Pratap Bhanu Mehta

Pratap Bhanu Mehta is vice-chancellor of Ashoka University. He was earlier president, Centre Policy Research, New Delhi, one of India’s top think tanks. Before he started engaging with contemporary affairs, he taught political theory at Harvard, and briefly at JNU.  He has written extensively on intellectual history, political theory, law,  India’s social transformation and world affairs. He is the recipient of the Infosys Prize, the Adisheshiah Prize and the Amartya Sen Prize.

Articles By Pratap Bhanu Mehta

The biggest casualty in the Alok Verma affair has been the SC’s authority

The Supreme Court has, in this entire Alok Verma episode, returned one of its most cringe-worthy performances in recent memory.

The reservation jumla

Quota for upper caste poor is cynical politics, and cynical policy. Since we cannot create enough jobs, the token signal that the poor from the upper castes can be symbolically represented in the state is all that we can now offer. This is in a context where public sector jobs are scarce.

The state in contention

As global circumstances change, the role of the state will have to come again into contention. The nature of this debate will be very different from 1991, even though our intellectual habits are still framed by that episode.

Which cat will catch mice?

Forty years after China’s economic transformation began, that’s the question. China has had its share of elite conflict, violence, even mass protest, but it has not quite rocked the structure of power in decisive ways.

Hope and Humility

The elections have tamed the hubris of political powers-that-be. But they raise many questions

Away from the spectacle

To face up to 26/11, we need to confront the murderous identity politics that led to Partition, still deforms Pakistan and weighs India down.

No check, little balance

The war within the CBI threatens to diminish the credibility of many institutions.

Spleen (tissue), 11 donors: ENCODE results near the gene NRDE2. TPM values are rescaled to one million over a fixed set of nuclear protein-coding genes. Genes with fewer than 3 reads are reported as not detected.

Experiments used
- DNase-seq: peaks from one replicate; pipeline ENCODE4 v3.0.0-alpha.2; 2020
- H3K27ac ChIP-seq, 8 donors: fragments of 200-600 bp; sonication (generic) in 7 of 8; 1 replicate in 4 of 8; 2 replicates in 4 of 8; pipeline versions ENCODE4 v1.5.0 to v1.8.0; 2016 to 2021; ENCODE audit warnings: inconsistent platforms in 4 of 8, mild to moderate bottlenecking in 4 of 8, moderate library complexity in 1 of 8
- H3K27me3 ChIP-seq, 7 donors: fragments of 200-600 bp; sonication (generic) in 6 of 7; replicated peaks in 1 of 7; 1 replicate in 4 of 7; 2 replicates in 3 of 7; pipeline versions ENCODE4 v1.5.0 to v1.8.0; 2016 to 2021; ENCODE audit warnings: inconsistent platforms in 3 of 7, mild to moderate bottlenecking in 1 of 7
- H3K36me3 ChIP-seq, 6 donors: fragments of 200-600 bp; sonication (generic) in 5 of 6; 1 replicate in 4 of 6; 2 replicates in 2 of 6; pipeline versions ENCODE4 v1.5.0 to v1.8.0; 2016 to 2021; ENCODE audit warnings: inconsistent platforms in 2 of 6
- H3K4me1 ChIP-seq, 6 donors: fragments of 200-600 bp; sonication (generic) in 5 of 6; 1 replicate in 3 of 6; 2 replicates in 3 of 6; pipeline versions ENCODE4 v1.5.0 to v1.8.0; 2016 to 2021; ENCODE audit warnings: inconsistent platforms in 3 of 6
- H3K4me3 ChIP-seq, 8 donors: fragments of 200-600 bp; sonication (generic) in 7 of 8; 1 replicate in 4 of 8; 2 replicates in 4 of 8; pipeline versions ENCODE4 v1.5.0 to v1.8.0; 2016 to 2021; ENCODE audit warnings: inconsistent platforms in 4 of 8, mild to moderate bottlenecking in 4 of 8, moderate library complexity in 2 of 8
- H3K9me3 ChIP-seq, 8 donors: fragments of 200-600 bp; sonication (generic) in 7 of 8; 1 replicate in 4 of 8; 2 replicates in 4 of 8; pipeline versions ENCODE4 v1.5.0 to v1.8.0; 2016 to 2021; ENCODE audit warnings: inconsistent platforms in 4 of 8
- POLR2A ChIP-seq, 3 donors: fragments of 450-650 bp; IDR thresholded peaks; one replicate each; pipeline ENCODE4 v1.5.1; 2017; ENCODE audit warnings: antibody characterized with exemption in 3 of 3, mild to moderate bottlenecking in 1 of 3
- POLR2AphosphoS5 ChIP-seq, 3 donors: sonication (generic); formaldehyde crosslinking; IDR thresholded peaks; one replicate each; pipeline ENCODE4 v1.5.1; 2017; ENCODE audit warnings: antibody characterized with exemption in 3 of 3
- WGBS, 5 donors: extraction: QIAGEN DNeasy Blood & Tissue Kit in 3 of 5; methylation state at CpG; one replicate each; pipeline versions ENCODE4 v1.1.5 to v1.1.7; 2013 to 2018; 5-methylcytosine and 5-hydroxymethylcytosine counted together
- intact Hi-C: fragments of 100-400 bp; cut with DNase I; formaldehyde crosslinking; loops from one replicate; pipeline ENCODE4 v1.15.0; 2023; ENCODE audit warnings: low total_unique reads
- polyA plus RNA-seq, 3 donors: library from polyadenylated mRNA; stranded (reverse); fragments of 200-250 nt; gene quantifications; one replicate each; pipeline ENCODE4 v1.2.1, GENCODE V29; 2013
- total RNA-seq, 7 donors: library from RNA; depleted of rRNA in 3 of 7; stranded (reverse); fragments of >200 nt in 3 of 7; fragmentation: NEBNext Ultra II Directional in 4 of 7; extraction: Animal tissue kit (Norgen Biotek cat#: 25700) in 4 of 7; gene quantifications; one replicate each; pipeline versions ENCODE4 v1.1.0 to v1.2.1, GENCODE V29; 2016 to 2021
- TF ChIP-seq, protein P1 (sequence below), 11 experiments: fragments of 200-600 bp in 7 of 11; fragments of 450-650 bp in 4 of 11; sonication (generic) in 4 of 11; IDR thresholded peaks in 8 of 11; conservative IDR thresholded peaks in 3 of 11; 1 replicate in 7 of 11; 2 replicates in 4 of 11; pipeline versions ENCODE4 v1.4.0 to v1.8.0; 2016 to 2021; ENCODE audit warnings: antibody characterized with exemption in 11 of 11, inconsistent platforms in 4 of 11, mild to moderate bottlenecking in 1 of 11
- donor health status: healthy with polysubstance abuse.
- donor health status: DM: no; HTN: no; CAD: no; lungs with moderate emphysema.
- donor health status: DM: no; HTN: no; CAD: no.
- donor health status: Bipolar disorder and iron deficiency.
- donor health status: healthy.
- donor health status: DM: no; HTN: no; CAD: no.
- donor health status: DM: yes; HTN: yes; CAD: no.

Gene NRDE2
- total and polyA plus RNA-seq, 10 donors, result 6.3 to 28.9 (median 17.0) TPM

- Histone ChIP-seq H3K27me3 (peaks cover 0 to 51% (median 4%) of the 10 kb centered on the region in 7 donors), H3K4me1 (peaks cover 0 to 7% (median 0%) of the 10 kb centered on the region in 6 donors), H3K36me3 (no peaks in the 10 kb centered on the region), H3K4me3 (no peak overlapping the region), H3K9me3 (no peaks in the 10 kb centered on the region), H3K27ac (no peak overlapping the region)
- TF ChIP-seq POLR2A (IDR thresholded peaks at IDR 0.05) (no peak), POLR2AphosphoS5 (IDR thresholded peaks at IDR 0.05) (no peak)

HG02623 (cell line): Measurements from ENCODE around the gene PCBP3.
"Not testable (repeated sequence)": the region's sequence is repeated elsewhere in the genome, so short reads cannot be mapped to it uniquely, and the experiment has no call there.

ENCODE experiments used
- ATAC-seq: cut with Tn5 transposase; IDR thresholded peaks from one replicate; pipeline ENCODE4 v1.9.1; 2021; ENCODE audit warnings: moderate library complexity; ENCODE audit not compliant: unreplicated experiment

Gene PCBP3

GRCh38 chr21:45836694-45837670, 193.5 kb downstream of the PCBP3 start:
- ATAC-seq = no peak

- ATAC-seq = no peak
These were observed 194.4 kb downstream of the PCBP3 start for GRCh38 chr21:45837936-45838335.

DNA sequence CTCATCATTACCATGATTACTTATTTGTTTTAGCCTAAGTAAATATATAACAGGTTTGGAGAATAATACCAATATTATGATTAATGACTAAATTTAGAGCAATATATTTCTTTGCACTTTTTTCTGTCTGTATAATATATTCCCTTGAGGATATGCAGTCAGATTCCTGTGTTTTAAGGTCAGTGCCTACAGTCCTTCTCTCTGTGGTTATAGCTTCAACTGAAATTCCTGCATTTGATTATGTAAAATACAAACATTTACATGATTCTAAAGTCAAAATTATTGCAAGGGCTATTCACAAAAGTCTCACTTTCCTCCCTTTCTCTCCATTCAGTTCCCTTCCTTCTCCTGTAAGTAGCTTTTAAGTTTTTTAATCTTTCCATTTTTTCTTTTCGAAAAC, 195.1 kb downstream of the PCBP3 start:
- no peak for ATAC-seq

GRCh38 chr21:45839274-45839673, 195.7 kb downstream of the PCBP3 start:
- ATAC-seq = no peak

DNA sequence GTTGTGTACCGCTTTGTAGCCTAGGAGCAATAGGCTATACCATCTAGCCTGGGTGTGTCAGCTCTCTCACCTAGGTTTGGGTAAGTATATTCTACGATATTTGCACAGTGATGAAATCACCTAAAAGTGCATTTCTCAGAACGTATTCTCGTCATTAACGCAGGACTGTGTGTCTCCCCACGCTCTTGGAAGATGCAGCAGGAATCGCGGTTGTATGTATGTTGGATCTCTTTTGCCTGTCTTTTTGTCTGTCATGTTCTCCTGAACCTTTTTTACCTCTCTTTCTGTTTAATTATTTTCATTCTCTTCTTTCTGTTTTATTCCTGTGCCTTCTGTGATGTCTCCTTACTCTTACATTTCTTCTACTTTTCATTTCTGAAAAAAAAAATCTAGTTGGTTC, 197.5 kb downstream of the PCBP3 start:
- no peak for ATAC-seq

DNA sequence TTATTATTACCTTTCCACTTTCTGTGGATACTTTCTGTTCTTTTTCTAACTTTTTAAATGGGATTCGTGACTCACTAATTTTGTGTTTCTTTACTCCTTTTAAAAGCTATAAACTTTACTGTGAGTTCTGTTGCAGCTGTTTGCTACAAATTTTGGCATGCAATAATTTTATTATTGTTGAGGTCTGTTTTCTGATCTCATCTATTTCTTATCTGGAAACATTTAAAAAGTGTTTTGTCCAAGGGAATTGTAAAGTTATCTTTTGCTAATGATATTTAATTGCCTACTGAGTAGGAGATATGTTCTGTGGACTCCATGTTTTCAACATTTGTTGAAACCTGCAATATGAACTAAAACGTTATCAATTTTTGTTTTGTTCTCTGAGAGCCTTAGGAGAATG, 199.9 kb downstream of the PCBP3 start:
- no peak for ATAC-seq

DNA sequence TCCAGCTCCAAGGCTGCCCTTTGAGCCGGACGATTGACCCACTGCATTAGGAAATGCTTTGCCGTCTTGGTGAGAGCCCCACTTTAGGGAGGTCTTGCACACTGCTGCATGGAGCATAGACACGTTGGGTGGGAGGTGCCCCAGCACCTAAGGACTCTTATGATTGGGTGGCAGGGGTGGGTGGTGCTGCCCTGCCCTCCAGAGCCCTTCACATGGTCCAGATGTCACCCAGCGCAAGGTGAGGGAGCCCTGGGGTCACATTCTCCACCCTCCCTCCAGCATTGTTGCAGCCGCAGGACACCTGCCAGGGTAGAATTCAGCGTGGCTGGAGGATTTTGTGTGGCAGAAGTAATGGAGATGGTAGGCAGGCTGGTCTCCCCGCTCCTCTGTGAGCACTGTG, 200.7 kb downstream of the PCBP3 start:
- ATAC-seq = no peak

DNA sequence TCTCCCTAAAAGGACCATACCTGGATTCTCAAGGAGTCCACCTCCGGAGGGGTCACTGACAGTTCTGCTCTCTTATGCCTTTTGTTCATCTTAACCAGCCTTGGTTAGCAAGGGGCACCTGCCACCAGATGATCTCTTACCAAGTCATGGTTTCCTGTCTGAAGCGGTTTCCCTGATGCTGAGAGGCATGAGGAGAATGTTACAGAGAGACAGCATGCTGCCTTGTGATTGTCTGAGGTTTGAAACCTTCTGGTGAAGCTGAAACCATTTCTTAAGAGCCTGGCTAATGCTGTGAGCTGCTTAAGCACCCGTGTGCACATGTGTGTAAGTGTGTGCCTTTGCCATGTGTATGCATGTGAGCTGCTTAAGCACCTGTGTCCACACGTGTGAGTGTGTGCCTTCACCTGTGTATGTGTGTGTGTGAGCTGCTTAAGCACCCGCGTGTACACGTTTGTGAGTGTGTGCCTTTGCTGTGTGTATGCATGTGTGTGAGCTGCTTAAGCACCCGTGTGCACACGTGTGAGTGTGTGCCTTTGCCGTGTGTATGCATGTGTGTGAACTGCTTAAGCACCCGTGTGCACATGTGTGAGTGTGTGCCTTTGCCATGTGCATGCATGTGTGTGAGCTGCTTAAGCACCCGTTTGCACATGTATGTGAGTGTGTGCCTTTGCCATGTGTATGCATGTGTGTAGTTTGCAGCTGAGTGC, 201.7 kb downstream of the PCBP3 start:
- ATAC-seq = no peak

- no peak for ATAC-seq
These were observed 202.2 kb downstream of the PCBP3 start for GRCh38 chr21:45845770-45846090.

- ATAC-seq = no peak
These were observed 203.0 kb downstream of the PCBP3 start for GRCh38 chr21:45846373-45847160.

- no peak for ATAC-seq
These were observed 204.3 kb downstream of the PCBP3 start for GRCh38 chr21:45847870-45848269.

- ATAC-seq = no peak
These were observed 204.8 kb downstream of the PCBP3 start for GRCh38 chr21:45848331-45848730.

End of anti-corruption?

Its politics is confined to a slash and burn exercise, only useful for knocking down opponents

The Lies That Bind book review: The Crisis of Identity

That which defines is also that which reduces, writes Kwake Anthony Appiah in a deeply perceptive analysis of the problematics of selfhood

A darkening horizon

As the liberal order declines, a polarised world full of majoritarian, intellectually insecure angst looms.

The Sabarimala aftermath

Court authority is imperilled, parties have rallied behind orthodoxy, there is political fishing in troubled waters

The battle after Dussehra

Vijayadashmi is melancholic because the real and deep evil will surface only now, after the political triumph over Ravana has been achieved

It really was the economy, stupid!

A deep dive into the 2008 global financial crisis, this book brings into sharp focus the international interconnections that sank the world economy

Liberty without statism

Supreme Court upheld individual freedom, dignity, equality in Sabarimala case. But statism has its own dangers.

Verdict as first word

The Supreme Court judgment does not provide a consistent framework to ascertain future legitimate uses of Aadhaar.

The second coming

Global cooperation is a vital element in managing global economic interdependence. But global cooperation is exactly what has been domestically de-legitimised in almost all democracies.

On liberty

Tomorrow’s India needs a new Charter of Freedom. Does Congress have the courage to sign on to it?

Where’s the Remote?

Democracy was supposed to give power to the people. Instead, it has conferred sweeping powers on the executive

Sinister homo sapiens

All Indian parties have construed Maoism as a threat and all of them, from the Congress to the Trinamool Congress, have been draconian in their own way. But what is different this time in not just that there are operations or arrests.

A blasphemous law

Using state power to enforce the sacred, Punjab’s sacrilege law defiles the sacred, messes with the secular.